- An Israeli airstrike killed a senior commander in the Palestinian militant group Islamic Jihad
- The fighting has killed at least 29 Palestinians and seen rockets fired toward Israel
- It said at least 253 people had been wounded, Israel estimates its airstrikes have killed about 15
An Israeli airstrike killed a senior commander in the Palestinian militant group Islamic Jihad, the fighters said on Sunday, their second leader to be slain amid an escalating cross-border conflict.
The killing late Saturday of Khaled Mansour, who led the Iran-backed Islamic Jihad's operations in the southern Gaza Strip, came a day after another Israeli strike killed the militant's commander in the north.
Already, the fighting has killed at least 29 Palestinians and seen rockets fired toward Israel in the worst violence between Israel and Palestinian militants since the end of an 11-day war in 2021.
Meanwhile, tensions could escalate as Jews mark a holy day that will see ultranationalist Israeli lawmakers visit a sensitive holy site in Jerusalem, known to Jews as the Temple Mount and to Muslims as the Noble Sanctuary. Such visits can be a frequent flashpoint for violence between Israel and the Palestinians.
The Al-Quds Brigades of Islamic Jihad confirmed on Sunday that the airstrike in the southern Gaza city of Rafah killed Mansour and two fellow militants. The militants said the strike also killed civilians as it flattened several homes.
On Sunday, Gaza's Health Ministry said 29 people had been killed in the fighting so far in the coastal strip, including six children and four women.
It said at least 253 people had been wounded. Israel estimates its airstrikes have killed about 15 militants.
Militants from Islamic Jihad continued firing rockets toward Israel and the Israeli military continued airstrikes on Gaza, though the intensity of the exchange appeared to decrease early on Sunday.
On Sunday, Jews marked Tisha B'av, a somber day of fasting that marks the destruction of the biblical temples and brings thousands to Jerusalem for prayer. By early morning, Israeli police said several hundred Jews had already ascended the Temple Mount, or Noble Sanctuary.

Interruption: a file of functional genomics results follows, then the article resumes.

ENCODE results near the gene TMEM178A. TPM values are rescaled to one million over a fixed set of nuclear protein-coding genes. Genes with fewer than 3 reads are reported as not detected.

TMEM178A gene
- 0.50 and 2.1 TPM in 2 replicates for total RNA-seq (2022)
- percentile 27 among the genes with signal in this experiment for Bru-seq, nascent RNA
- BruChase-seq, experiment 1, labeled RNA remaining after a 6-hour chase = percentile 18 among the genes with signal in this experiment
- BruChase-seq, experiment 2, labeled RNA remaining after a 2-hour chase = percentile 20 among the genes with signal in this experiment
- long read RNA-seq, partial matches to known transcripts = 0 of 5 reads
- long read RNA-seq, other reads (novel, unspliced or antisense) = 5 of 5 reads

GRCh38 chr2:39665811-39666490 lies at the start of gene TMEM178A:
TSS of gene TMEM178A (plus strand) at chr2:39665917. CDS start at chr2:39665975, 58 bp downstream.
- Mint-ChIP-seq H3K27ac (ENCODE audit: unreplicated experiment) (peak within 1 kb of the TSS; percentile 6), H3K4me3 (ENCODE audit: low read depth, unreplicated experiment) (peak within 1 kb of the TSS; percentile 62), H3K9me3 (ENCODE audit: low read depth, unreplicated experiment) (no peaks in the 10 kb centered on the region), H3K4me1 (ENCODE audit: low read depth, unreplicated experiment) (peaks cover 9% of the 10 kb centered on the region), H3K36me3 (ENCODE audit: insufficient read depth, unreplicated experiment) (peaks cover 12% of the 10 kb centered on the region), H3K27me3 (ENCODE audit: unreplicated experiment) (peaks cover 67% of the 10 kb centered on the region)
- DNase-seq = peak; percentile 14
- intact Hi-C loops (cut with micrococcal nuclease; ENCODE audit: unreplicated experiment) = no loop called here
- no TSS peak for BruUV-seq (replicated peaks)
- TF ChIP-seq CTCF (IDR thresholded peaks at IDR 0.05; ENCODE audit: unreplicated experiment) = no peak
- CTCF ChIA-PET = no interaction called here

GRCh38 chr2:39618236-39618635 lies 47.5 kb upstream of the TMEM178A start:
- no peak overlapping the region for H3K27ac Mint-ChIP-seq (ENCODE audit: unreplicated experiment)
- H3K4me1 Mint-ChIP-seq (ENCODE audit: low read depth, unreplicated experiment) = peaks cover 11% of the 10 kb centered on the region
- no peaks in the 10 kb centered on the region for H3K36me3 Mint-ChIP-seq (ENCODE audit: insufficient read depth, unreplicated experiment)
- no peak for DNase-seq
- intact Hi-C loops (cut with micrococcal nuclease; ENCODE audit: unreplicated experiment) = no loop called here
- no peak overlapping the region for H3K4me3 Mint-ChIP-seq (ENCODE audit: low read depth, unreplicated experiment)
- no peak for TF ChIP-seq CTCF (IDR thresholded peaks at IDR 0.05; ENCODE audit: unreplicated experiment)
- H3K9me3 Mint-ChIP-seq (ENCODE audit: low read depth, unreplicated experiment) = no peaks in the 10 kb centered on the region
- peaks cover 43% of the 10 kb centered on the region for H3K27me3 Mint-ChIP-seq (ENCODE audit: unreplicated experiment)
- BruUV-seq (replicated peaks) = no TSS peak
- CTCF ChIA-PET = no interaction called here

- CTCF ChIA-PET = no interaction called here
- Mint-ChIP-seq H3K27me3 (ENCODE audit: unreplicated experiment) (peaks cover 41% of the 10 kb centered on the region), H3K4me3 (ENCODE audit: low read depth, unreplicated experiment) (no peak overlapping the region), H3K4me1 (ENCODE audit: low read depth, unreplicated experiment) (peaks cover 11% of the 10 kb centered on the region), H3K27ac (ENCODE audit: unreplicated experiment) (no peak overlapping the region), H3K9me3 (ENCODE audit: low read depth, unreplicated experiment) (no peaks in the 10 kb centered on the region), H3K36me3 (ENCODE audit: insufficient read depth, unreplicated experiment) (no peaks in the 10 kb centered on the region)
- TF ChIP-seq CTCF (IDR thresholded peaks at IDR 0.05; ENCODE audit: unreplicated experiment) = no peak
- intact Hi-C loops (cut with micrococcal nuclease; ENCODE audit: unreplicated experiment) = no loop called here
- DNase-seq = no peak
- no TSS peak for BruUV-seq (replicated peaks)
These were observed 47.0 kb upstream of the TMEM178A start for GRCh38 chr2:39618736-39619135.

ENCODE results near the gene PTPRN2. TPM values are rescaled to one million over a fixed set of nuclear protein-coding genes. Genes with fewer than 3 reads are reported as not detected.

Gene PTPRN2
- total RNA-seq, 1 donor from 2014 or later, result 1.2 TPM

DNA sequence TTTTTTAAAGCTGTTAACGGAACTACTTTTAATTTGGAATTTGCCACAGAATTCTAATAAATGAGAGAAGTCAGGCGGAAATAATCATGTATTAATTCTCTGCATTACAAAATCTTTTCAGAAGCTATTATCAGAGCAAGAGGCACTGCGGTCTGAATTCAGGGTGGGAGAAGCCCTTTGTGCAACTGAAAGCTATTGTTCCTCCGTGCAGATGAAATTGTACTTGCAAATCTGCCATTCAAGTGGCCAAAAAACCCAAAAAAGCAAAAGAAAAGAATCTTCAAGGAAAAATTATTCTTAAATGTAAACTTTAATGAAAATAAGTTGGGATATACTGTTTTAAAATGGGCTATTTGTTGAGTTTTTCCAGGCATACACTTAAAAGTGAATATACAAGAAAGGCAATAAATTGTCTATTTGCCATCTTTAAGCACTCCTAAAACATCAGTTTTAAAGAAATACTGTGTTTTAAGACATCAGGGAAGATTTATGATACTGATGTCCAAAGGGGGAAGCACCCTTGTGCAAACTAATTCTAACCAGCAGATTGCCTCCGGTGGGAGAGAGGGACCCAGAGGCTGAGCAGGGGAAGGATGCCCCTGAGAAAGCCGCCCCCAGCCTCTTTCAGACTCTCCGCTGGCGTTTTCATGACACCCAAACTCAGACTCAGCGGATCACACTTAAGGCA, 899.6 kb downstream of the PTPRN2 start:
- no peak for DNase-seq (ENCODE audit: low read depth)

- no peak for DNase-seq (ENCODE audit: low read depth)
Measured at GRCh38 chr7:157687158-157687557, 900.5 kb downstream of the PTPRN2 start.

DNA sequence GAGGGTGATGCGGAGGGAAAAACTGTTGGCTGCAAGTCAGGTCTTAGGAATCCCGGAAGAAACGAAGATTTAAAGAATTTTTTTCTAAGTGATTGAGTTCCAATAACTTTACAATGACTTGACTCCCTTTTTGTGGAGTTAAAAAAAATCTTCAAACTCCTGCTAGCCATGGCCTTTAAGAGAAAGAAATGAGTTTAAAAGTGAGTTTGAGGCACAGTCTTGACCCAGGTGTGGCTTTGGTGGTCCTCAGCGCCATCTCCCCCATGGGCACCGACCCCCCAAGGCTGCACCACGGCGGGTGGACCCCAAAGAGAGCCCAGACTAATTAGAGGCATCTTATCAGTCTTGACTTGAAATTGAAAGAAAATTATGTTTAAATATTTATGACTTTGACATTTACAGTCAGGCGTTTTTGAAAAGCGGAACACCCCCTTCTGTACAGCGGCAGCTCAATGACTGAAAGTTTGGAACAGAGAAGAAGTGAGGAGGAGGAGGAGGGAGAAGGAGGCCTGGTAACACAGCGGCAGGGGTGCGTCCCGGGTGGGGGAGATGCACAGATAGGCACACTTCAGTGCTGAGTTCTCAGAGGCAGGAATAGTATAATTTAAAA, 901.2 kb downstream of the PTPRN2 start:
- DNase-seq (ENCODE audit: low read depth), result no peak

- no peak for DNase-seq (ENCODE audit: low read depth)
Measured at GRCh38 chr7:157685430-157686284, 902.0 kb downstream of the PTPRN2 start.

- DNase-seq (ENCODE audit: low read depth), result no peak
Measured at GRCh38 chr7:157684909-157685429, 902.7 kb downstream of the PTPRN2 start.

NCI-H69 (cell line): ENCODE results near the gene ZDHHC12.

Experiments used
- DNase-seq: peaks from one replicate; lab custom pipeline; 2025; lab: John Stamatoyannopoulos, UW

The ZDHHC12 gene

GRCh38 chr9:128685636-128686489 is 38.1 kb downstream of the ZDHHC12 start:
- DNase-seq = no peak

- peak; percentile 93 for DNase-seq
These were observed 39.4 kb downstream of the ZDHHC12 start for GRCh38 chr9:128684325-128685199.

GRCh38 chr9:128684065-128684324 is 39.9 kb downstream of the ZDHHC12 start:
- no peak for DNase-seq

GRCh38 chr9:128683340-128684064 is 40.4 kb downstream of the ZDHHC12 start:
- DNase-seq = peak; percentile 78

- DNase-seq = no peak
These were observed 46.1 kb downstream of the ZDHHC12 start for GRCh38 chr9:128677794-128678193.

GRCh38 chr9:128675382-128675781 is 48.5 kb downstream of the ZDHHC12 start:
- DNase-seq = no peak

Police described the situation as calm as Jews held prayers at the Western Wall, which is considered the holiest site where Jews can pray.
In Palestinian cities and towns in the West Bank, Israeli security forces said they detained some 19 people on suspicion of belonging to the Islamic Jihad during overnight raids.
Israeli forces said their troops suffered no injuries in the raids, which saw them use “riot dispersal methods” as Palestinians threw rocks and improvised bombs, as well as shot at their forces.
The fighting began with Israel's killing of a senior Islamic Jihad commander in a wave of strikes Friday that Israel said were meant to prevent an imminent attack. Hamas, the larger militant group that rules Gaza, appeared to remain on the sidelines of the conflict for now, keeping its response limited.
Israel and Hamas fought a war barely a year ago, one of four major conflicts and several smaller battles over the last 15 years that exacted a staggering toll on the impoverished territory's two million Palestinian residents.
The Israeli military said an errant rocket fired by Palestinian militants killed civilians, including children, late Saturday in the town of Jabaliya, in northern Gaza. The military added that it investigated the incident and concluded “without a doubt” that it was caused by a misfire on the part of Islamic Jihad.
There was no official Palestinian comment on the incident.
A Palestinian medical worker who spoke on condition of anonymity as they had not been granted permission to speak to journalists said the blast killed at least six people, including three children.
Israeli airstrikes on Saturday killed a 75-year-old woman and wounded six others as they were preparing to go to a wedding. Airstrikes have also destroyed several houses in the Gaza Strip, some of them belonging to Islamic Jihad members. The lone power plant in Gaza ground to a halt at noon Saturday due to a lack of fuel.
Israel has kept its crossing points into Gaza closed since Tuesday. With the new disruption, Gazans can use only four hours of electricity a day, increasing their reliance on private generators and deepening the territory's chronic power crisis amid peak summer heat.